Wednesday, April 14, 2010
Friday, April 9, 2010
On RevGalBlogPals, Sophia asks:
1. When was your last, or will be your next, out of town travel?
It will probably be to Minneapolis for the PCUSA’s General Assembly in early July, but we’ll be flying, not driving.
2. Long car trips: love or loathe?
Love seeing the places, but hate being in the car while we’re getting there.
3. Do you prefer to be driver or passenger?
If the other person is a good driver, I prefer being the passenger. If the other person’s driving makes me nervous (and many drivers do) then I prefer driving myself.
4. If passenger, would you rather pass the time with handwork, conversing, reading, listening to music, or ???
I prefer a combination of knitting and talking—makes me feel like I’m getting something done and takes my mind off the actual driving.
5. Are you going, or have you ever gone, on a RevGals BE? Happiest memories of the former, and/or most anticipated pleasures of the latter?
6. Bonus: a favorite piece of road trip music.
For road trips I usually opt, not mainly for music, but for audiobooks.
Friday, April 2, 2010
On RevGalBlogPals, Sally asks:
1. Of all the gospel accounts of the crucifixion, which one stands out for you, and why?
Over the years this has changed. In my teen years—perhaps because of Jesus Christ Superstar—it was John, with all its wondrous symbolism. In seminary it was Matthew, especially for its Gethsemane scene and its Peter. When I was first in a pastorate it was Luke that I loved to use in all seasons, because of its focus on social justice and the poor. Now I’m happy to have all four gospels and to focus on different things each year.
2.Do you identify with any people in this account, how does that challenge you?
In many ways, I probably identify with Peter and with Judas. Living caught between God’s reign and the reign of the empire, it’s so easy to deny Jesus’ way or even betray it.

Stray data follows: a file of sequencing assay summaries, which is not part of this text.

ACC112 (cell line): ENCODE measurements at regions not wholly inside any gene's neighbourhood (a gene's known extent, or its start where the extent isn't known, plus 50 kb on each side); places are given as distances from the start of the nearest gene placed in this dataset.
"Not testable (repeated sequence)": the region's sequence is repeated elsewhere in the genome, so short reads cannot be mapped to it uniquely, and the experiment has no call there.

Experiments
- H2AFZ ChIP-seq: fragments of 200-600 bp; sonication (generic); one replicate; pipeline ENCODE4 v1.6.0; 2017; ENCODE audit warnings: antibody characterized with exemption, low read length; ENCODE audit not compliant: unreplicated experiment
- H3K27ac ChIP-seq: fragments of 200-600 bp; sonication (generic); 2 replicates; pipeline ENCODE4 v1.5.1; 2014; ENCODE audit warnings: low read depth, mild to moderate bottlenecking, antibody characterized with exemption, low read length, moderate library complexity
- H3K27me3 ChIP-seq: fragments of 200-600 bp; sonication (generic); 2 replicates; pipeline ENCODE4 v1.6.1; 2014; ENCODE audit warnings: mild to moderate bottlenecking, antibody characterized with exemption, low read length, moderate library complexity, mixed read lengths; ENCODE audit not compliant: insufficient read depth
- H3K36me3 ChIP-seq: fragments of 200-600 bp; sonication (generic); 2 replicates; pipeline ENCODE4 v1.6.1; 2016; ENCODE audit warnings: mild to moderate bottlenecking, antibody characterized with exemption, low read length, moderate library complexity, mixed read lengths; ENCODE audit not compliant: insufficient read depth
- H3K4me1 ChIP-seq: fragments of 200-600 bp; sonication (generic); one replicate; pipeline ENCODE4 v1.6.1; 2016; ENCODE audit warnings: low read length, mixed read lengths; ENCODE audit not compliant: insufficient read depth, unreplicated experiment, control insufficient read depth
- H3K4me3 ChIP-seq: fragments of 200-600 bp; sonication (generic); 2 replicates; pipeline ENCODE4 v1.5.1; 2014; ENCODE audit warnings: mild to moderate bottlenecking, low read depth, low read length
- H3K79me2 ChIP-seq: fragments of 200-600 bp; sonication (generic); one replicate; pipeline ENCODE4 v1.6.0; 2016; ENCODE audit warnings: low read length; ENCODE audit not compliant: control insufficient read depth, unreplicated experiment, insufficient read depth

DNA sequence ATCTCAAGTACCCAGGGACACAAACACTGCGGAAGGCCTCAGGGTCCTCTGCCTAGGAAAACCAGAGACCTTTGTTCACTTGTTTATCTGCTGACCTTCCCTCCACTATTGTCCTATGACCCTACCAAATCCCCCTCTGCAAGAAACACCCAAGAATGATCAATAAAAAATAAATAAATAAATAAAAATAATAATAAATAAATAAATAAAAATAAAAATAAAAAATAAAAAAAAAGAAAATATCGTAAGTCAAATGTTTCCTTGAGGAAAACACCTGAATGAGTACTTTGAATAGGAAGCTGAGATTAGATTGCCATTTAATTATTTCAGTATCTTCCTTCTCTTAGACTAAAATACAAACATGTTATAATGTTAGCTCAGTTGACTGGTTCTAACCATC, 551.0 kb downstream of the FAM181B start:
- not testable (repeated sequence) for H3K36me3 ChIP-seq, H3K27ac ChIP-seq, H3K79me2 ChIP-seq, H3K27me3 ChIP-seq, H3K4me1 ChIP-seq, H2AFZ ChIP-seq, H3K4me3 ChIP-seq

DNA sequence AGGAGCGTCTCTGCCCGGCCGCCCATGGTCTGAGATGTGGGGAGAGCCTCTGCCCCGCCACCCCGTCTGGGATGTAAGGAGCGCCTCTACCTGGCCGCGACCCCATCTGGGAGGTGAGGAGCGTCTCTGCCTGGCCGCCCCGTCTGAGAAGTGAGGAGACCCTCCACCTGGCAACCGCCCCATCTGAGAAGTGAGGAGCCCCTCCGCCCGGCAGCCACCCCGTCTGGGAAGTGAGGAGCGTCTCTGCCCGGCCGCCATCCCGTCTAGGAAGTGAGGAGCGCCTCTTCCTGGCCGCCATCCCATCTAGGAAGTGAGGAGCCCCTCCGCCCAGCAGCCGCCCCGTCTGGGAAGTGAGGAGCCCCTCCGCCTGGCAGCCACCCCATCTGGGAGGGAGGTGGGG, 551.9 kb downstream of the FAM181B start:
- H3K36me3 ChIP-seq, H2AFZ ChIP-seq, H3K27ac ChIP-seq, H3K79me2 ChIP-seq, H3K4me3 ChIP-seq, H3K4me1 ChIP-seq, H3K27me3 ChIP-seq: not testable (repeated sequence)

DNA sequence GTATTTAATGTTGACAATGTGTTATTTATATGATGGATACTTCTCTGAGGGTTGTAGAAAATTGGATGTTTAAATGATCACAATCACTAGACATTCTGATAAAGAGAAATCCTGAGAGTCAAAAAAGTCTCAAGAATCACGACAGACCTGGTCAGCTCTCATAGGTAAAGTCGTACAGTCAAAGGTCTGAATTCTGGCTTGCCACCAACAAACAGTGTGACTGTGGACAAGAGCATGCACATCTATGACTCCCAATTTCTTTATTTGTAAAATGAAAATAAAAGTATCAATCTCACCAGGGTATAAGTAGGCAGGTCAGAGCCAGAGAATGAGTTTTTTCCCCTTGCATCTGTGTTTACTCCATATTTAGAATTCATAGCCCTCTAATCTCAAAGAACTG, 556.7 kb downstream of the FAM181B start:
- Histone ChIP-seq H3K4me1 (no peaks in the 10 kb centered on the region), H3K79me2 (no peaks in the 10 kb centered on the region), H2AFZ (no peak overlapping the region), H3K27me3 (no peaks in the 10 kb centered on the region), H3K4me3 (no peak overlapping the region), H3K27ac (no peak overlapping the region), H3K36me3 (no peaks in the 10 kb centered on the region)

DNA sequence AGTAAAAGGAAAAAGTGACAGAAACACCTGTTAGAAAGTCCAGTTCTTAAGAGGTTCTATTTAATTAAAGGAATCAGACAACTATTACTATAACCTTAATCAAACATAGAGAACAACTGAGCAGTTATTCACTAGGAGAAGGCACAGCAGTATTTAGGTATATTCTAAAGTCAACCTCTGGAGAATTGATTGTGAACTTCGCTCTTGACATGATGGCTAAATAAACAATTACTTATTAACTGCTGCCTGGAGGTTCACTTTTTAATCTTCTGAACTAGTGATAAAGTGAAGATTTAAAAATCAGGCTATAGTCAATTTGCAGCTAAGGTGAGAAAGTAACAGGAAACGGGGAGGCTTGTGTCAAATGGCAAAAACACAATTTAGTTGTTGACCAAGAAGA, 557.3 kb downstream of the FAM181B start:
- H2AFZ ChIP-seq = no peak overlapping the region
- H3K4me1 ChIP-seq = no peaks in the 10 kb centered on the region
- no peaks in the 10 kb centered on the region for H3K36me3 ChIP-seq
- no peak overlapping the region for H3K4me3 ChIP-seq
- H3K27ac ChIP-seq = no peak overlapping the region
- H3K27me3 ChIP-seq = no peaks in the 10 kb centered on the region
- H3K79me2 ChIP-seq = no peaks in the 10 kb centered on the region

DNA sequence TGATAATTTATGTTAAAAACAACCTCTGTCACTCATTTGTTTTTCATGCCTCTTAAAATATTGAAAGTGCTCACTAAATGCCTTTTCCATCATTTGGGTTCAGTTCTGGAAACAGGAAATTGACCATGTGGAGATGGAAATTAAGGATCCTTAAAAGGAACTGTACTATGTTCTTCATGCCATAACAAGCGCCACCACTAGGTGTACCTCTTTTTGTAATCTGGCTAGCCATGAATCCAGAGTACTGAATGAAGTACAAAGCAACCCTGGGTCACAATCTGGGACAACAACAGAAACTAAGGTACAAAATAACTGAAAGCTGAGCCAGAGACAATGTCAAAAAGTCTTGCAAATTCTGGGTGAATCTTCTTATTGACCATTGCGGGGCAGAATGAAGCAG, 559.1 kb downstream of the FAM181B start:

3. Hymns or silence?
Though this year the Good Friday service will be built around “irreverent” country and blue grass music and I’m excited about its possibilities, silence is usually my preference.
4. Post a poem or a quote that sums up Good Friday for you?
I immediately think of Denise Levertov’s stuff like “A Calvary Path” and “Tenebrae”, but Levertov’s poetry moves me in so many liturgical seasons that I’ve got to choose Robinson Jeffer’s very dark poem-play “Dear Judas” as a Holy Week piece. The whole piece is a Good Friday piece, but here are two excerpts:
“The Woman: Oh happy
friend: for he must love you if you love him so well:
And maybe you’ve even touched him from day to day,
serving his food or the like: what does he ai at,
Do you think? What can he reach and have rest?
Those that ascend the mountain toward God have none.
And whoever dares in the endless cross-waves of time pilot
Until misfortune wrecks him has none.”
Jesus: “Listen to me now, Judas, and remember.
Because I know your scrupulous heart, and I don’t wish
You to die despairing. There is not one creature,
Neither yourself nor anyone, nor a fly nor flung stone, but
Does exactly and fatally the thing
That it needs must; neither less nor more. This is the roots
5.Is there a tradition you could not be without, a tradition that makes Good Friday, Good Friday?